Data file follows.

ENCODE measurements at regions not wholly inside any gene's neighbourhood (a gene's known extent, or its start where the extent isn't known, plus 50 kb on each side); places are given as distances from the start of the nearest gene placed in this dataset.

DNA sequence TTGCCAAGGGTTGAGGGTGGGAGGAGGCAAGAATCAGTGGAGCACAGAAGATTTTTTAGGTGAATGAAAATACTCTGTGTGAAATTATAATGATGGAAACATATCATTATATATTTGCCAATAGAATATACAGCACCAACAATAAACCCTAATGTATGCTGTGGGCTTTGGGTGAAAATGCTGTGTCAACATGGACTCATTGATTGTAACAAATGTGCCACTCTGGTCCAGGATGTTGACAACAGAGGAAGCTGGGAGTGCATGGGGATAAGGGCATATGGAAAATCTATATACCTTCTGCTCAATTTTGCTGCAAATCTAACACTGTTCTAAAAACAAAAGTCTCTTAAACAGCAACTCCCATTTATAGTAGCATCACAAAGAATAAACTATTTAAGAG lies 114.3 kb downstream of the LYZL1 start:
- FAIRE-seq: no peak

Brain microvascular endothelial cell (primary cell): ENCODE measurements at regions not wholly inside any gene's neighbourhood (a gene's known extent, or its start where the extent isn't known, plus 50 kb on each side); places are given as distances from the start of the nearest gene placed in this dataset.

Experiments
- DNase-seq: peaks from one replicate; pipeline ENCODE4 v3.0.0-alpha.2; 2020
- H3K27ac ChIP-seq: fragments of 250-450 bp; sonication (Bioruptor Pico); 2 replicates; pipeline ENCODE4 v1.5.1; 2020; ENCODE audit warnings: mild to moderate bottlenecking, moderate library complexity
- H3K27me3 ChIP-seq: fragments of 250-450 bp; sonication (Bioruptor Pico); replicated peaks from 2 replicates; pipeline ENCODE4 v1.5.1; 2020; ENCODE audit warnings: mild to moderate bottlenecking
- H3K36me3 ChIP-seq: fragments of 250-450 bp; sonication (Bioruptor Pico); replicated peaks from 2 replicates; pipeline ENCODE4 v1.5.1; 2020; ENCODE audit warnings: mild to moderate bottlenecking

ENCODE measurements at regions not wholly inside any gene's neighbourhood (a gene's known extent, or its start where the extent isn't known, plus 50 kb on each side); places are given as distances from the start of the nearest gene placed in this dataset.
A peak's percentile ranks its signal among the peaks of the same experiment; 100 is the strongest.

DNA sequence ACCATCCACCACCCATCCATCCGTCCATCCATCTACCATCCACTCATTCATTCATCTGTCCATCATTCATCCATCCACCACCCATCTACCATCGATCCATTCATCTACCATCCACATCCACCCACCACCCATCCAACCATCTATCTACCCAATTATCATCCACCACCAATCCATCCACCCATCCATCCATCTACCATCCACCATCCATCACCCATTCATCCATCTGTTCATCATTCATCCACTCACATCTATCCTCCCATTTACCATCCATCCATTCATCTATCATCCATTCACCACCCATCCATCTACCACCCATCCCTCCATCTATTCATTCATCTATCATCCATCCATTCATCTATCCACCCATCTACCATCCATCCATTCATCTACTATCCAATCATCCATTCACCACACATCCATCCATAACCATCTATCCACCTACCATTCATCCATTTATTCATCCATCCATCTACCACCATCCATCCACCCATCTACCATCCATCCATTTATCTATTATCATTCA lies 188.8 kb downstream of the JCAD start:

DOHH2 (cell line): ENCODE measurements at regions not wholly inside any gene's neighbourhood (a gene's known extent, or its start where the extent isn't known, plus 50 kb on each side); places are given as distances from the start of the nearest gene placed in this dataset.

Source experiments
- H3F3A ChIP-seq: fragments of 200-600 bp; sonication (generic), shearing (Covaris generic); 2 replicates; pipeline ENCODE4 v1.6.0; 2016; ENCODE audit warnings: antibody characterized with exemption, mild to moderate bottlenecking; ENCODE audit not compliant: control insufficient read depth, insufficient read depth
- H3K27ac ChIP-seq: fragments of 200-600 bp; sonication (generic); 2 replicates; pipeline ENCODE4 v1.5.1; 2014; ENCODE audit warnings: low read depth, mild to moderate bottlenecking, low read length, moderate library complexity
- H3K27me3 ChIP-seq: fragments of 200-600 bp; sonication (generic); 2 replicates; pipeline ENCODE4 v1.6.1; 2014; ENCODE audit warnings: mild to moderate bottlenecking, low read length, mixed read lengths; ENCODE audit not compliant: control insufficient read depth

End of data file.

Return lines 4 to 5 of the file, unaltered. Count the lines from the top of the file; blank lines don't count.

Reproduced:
Brain microvascular endothelial cell (primary cell): ENCODE measurements at regions not wholly inside any gene's neighbourhood (a gene's known extent, or its start where the extent isn't known, plus 50 kb on each side); places are given as distances from the start of the nearest gene placed in this dataset.

Experiments